Taliban Failure Accelerates Afghan Brain Drain, Hitting Already Dysfunctioning Economy (Part I)

The massive exodus caused by the Taliban takeover in August 2021 has forced Afghanistan’s new rulers to call on Afghans to stay and help rebuild the country. But after a year in Taliban rule, the economy is in tatters, confidence is shattered and Afghan talent is not coming back. They are running away en masse.

A few days before his interview with a US university admissions officer, Huma Usyan went to a local internet service provider in Kabul to avoid being disconnected during a much-anticipated online meeting.

Since the Taliban took over Afghanistan on August 15, 2021, the internet has been a lifeline and a source of stress for Afghan teenagers.

When the new rulers banned secondary schools for girls in Afghanistan, Usyan turned to the internet in a desperate attempt to continue her studies. In her October 2021 interview with FRANCE 24, the top-of-the-grade schoolgirl discussed the challenges of her online self-study endeavor.

>> Read more: Online education is the only hope for Afghan schoolgirls, but it will be a bumpy road

Inspired by the extraordinary drive of Afghan high school girls, and with the help of volunteers, including an English teacher, Usyan finally made it to the US university interview stage after months of online learning.

But the Internet connection for the all-important January 8th interview was out of the hands of the 16-year-old boy.

The Taliban takeover has plunged Afghanistan into an extreme economic crisis, and domestic policies, or lack thereof, combined with global trends are creating a humanitarian storm.

You need electricity to run the internet. But fuel prices have soared in countries that have long been forced to use generators due to blackouts, with diesel prices up 111% since last year, according to the United Nations World Food Programme.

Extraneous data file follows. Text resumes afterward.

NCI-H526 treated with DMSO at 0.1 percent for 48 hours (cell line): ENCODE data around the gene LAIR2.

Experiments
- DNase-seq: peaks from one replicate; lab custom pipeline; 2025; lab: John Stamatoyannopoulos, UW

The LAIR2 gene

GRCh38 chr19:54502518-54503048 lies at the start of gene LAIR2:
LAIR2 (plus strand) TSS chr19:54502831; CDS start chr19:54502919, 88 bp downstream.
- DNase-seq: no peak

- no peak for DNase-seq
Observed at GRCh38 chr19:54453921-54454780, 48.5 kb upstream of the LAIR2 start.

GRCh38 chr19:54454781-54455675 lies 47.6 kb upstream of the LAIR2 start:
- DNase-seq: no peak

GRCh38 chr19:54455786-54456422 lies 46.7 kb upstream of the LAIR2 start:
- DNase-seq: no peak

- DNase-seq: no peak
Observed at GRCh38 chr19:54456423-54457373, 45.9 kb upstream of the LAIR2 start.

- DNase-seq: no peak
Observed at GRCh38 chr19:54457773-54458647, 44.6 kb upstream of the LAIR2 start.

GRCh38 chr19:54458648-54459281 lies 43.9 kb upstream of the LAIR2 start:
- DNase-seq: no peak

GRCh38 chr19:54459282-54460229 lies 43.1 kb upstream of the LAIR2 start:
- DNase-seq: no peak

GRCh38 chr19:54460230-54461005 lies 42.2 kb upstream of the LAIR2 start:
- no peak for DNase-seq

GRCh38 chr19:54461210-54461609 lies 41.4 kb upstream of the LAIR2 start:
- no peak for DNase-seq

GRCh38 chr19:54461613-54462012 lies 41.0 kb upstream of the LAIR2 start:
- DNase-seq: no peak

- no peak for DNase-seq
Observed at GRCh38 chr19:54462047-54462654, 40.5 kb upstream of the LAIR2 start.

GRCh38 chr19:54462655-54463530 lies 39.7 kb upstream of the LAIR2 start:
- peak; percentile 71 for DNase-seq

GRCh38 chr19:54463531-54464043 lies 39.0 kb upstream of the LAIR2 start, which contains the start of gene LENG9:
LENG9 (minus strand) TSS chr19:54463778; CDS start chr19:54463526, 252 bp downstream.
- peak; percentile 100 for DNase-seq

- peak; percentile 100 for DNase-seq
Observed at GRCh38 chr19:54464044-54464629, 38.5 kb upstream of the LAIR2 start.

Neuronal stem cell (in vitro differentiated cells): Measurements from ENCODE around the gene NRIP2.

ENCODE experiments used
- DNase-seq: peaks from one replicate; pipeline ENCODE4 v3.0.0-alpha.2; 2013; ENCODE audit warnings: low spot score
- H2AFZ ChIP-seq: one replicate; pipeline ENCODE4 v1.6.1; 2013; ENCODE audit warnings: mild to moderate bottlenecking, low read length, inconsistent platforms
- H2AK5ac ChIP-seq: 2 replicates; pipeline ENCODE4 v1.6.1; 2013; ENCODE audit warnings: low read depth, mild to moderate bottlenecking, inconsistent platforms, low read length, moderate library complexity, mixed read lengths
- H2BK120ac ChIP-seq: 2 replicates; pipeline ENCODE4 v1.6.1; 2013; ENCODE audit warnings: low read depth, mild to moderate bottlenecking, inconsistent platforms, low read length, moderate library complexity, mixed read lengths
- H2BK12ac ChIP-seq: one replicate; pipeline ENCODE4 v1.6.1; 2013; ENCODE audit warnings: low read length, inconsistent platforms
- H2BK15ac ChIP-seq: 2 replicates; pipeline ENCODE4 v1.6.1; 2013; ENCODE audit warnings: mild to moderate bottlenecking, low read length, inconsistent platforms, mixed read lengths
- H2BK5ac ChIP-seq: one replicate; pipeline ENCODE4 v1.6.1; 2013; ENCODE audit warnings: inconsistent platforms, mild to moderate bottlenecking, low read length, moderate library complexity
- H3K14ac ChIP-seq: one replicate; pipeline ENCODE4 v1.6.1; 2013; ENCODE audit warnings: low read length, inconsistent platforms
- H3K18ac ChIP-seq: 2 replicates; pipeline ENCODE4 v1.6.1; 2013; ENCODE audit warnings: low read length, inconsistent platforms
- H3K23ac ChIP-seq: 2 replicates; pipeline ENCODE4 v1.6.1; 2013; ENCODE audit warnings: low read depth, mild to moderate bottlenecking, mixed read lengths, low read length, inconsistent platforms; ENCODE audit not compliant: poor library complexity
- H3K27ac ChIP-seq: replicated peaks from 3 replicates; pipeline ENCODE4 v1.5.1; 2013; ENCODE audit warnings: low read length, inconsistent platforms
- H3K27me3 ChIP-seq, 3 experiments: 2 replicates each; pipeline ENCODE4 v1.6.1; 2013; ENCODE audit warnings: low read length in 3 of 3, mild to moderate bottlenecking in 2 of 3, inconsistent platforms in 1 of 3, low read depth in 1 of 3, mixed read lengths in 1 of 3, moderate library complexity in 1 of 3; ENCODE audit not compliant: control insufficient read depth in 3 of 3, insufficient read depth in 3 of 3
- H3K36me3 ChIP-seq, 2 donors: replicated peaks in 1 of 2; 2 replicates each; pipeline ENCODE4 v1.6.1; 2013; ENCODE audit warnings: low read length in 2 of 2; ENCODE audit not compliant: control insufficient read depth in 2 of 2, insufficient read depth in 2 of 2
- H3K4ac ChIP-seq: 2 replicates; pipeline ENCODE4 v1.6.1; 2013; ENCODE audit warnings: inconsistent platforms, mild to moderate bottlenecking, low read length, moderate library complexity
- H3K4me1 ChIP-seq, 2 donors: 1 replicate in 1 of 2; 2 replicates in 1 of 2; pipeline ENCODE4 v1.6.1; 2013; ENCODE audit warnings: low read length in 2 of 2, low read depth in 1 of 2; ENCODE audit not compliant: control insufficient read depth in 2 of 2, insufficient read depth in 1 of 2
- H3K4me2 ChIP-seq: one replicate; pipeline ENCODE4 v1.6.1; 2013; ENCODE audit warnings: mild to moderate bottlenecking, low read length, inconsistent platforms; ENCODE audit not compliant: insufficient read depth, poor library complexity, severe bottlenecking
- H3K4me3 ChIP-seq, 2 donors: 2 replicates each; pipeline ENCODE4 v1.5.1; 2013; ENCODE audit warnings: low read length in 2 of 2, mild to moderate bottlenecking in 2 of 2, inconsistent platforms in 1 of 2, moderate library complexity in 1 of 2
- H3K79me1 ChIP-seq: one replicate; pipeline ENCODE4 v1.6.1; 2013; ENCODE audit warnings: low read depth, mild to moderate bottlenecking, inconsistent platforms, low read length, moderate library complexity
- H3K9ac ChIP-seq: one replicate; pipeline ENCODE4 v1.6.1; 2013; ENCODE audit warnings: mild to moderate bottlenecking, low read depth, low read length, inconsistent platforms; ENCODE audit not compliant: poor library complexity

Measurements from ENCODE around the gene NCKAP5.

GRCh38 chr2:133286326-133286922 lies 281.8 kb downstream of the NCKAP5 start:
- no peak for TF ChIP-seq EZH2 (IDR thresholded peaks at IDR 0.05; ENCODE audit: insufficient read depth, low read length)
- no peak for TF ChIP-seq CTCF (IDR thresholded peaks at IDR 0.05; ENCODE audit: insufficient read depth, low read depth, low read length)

So when Usyan tried to get a warranty from her local Internet service provider, she failed miserably. “They said there was no electricity, generators were very expensive and they were doing nothing,” she said.

Usyan, who never gave up in the face of odds, went to his aunt’s apartment in Kabul. There the service was a little more reliable. Within weeks, the hard-working Afghan student received admission and a full scholarship to her college of choice, United Worlds in New Mexico, USA.

Usyan finally landed in the United States on Saturday, July 30, almost a year after the Taliban took over. Her family, including her mother and her four siblings, were heading to the Netherlands to meet her father, who left Afghanistan shortly after Taliban rule.

Huma Ussian arrives at Islamabad Airport, Pakistan from Kabul on July 7, 2022.
Huma Ussian arrives at Islamabad Airport, Pakistan from Kabul on July 7, 2022. © Handout

It marked the end of the Afghan schoolgirl’s long journey from Kabul to Pakistan’s capital, Islamabad. There she spent her three weeks until she obtained a US visa.

Usian was lucky. The closure of US and other Western embassies in Kabul has forced Afghan citizens to travel to neighboring Pakistan. The high demand has attracted marketers, travel agents and middlemen, and in recent weeks he has increased the cost of a Pakistani visa to $1,000.

But for Usyan, the stress, hard work and struggle were worth it. In a phone interview with FRANCE 24, arriving in Santa Fe, New Mexico was “amazing,” Usyan said. Here in Santa Fe is like my village in Afghanistan. I expected a tall building with a house and a garden. But here, the house is only his ground floor. It feels like my village in Daikundi,” she said, referring to her ancestral province in central Afghanistan’s Hazarajat region.

Afghanistan’s best and brightest vacations

Immigration from Afghanistan is not a new phenomenon. After more than 40 years of conflict, Afghans are one of the world’s largest refugee populations, with about 2.6 million registered refugees from the country, according to the United Nations. Actual numbers may be higher.